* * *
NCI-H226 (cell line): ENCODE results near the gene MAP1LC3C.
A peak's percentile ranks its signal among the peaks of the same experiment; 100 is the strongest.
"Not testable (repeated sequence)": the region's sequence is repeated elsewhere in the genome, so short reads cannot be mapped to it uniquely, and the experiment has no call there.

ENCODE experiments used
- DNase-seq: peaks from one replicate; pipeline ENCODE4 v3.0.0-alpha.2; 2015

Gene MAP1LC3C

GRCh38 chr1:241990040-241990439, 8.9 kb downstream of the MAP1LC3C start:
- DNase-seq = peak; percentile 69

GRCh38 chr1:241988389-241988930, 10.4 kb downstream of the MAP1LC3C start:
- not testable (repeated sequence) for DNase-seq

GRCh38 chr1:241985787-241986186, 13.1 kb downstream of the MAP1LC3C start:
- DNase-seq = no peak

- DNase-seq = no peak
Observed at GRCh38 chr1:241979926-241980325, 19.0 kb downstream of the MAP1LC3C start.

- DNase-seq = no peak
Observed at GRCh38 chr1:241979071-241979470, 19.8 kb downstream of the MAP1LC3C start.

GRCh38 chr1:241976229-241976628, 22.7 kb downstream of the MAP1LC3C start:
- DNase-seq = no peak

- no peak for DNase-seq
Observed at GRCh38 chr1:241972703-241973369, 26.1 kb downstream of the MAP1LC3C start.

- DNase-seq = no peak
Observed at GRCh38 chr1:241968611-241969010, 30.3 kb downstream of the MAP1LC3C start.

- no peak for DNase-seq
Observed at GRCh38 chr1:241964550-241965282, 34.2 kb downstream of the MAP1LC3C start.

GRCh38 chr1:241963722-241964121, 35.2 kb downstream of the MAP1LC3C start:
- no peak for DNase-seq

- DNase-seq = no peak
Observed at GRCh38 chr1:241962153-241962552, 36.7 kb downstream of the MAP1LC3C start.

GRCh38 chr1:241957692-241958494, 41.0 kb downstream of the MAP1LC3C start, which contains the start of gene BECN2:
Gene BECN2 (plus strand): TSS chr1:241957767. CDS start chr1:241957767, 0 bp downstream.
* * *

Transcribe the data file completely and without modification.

NCI-H226 (cell line): ENCODE results near the gene MAP1LC3C.
A peak's percentile ranks its signal among the peaks of the same experiment; 100 is the strongest.
"Not testable (repeated sequence)": the region's sequence is repeated elsewhere in the genome, so short reads cannot be mapped to it uniquely, and the experiment has no call there.

ENCODE experiments used
- DNase-seq: peaks from one replicate; pipeline ENCODE4 v3.0.0-alpha.2; 2015

Gene MAP1LC3C

GRCh38 chr1:241990040-241990439, 8.9 kb downstream of the MAP1LC3C start:
- DNase-seq = peak; percentile 69

GRCh38 chr1:241988389-241988930, 10.4 kb downstream of the MAP1LC3C start:
- not testable (repeated sequence) for DNase-seq

GRCh38 chr1:241985787-241986186, 13.1 kb downstream of the MAP1LC3C start:
- DNase-seq = no peak

- DNase-seq = no peak
Observed at GRCh38 chr1:241979926-241980325, 19.0 kb downstream of the MAP1LC3C start.

- DNase-seq = no peak
Observed at GRCh38 chr1:241979071-241979470, 19.8 kb downstream of the MAP1LC3C start.

GRCh38 chr1:241976229-241976628, 22.7 kb downstream of the MAP1LC3C start:
- DNase-seq = no peak

- no peak for DNase-seq
Observed at GRCh38 chr1:241972703-241973369, 26.1 kb downstream of the MAP1LC3C start.

- DNase-seq = no peak
Observed at GRCh38 chr1:241968611-241969010, 30.3 kb downstream of the MAP1LC3C start.

- no peak for DNase-seq
Observed at GRCh38 chr1:241964550-241965282, 34.2 kb downstream of the MAP1LC3C start.

GRCh38 chr1:241963722-241964121, 35.2 kb downstream of the MAP1LC3C start:
- no peak for DNase-seq

- DNase-seq = no peak
Observed at GRCh38 chr1:241962153-241962552, 36.7 kb downstream of the MAP1LC3C start.

GRCh38 chr1:241957692-241958494, 41.0 kb downstream of the MAP1LC3C start, which contains the start of gene BECN2:
Gene BECN2 (plus strand): TSS chr1:241957767. CDS start chr1:241957767, 0 bp downstream.